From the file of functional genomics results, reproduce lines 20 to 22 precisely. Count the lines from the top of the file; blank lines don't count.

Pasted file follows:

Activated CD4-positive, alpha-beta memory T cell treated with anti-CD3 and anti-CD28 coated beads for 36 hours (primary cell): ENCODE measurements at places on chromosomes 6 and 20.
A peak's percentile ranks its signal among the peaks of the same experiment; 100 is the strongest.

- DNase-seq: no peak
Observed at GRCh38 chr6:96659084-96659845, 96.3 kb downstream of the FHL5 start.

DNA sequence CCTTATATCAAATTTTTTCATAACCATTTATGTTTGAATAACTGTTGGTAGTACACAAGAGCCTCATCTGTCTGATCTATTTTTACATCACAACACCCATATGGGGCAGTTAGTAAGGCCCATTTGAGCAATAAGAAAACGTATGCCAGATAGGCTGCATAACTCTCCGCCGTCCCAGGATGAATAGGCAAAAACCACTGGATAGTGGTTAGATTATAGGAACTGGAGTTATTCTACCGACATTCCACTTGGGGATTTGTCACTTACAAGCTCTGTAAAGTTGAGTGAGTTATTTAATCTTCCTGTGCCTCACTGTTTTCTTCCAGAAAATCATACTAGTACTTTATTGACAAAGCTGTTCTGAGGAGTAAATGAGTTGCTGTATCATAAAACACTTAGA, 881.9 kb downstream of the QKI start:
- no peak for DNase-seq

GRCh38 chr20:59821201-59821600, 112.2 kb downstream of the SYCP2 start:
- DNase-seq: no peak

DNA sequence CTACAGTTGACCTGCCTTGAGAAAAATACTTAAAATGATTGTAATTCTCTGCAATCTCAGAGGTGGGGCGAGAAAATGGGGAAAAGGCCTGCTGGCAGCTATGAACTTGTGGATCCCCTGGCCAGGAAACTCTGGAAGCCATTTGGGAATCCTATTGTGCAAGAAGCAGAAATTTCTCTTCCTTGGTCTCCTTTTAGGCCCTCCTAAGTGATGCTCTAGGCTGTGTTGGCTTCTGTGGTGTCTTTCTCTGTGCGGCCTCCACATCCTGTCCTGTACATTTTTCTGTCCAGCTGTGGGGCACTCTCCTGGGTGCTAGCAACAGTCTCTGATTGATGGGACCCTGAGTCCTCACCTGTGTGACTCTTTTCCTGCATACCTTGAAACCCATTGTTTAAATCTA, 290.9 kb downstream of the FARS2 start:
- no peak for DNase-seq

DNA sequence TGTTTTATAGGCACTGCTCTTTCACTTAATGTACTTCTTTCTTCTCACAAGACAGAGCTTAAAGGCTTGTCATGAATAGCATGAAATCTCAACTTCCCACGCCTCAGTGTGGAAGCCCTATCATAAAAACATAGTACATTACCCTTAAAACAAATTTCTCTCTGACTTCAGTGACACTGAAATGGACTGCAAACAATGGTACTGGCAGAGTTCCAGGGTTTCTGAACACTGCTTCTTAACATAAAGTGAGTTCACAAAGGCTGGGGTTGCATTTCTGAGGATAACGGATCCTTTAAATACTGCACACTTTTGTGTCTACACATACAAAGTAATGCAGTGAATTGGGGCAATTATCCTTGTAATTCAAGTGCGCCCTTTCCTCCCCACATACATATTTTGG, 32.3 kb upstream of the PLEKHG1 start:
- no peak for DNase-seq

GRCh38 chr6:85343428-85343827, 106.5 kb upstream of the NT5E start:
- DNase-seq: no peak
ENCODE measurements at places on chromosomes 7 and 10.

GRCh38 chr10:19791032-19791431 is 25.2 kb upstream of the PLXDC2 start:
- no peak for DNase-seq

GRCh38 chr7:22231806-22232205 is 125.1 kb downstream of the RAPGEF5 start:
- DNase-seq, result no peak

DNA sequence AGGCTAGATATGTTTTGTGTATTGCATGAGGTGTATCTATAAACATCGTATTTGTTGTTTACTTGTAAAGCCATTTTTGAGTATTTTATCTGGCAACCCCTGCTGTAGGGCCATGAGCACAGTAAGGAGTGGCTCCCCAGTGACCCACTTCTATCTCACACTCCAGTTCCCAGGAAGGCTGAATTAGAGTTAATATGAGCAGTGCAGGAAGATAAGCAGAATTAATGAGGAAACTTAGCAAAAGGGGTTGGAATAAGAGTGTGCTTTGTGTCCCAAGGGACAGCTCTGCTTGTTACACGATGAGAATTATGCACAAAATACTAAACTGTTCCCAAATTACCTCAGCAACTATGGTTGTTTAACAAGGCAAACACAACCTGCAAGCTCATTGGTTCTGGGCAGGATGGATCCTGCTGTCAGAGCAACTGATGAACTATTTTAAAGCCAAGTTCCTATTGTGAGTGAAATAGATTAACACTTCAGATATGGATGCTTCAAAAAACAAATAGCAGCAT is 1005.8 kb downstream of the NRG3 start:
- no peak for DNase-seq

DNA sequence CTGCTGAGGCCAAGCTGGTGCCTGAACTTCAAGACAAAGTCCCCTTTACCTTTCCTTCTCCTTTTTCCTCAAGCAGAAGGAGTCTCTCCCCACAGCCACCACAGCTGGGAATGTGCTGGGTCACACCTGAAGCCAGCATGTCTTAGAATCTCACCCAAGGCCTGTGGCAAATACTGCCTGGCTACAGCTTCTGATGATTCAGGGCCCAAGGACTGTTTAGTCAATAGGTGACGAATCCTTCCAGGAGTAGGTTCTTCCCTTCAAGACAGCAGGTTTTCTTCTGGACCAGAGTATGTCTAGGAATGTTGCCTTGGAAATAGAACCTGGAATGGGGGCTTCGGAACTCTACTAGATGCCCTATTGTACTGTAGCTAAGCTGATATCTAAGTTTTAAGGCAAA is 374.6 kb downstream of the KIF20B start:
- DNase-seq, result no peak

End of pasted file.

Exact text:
DNA sequence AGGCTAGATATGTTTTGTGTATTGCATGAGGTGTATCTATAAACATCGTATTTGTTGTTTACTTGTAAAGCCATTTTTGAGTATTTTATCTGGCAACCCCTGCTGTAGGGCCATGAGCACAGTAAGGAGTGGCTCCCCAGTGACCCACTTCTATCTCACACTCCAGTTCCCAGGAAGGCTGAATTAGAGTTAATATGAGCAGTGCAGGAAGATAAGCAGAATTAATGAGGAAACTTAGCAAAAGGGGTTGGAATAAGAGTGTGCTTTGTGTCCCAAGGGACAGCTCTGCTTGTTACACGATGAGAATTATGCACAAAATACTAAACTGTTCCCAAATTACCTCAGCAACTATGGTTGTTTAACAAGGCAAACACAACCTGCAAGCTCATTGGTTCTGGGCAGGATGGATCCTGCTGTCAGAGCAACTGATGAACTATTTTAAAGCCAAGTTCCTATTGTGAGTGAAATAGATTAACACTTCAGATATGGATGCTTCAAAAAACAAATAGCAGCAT is 1005.8 kb downstream of the NRG3 start:
- no peak for DNase-seq

DNA sequence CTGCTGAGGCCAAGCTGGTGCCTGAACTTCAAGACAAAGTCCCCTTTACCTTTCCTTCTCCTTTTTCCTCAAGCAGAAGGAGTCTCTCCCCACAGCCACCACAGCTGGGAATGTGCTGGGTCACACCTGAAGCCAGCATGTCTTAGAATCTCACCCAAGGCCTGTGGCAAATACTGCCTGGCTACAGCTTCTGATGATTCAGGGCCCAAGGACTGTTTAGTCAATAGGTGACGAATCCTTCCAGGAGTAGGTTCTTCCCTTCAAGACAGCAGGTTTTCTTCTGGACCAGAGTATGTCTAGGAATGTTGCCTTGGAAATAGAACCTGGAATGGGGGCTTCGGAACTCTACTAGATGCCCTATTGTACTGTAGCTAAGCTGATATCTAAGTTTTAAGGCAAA is 374.6 kb downstream of the KIF20B start: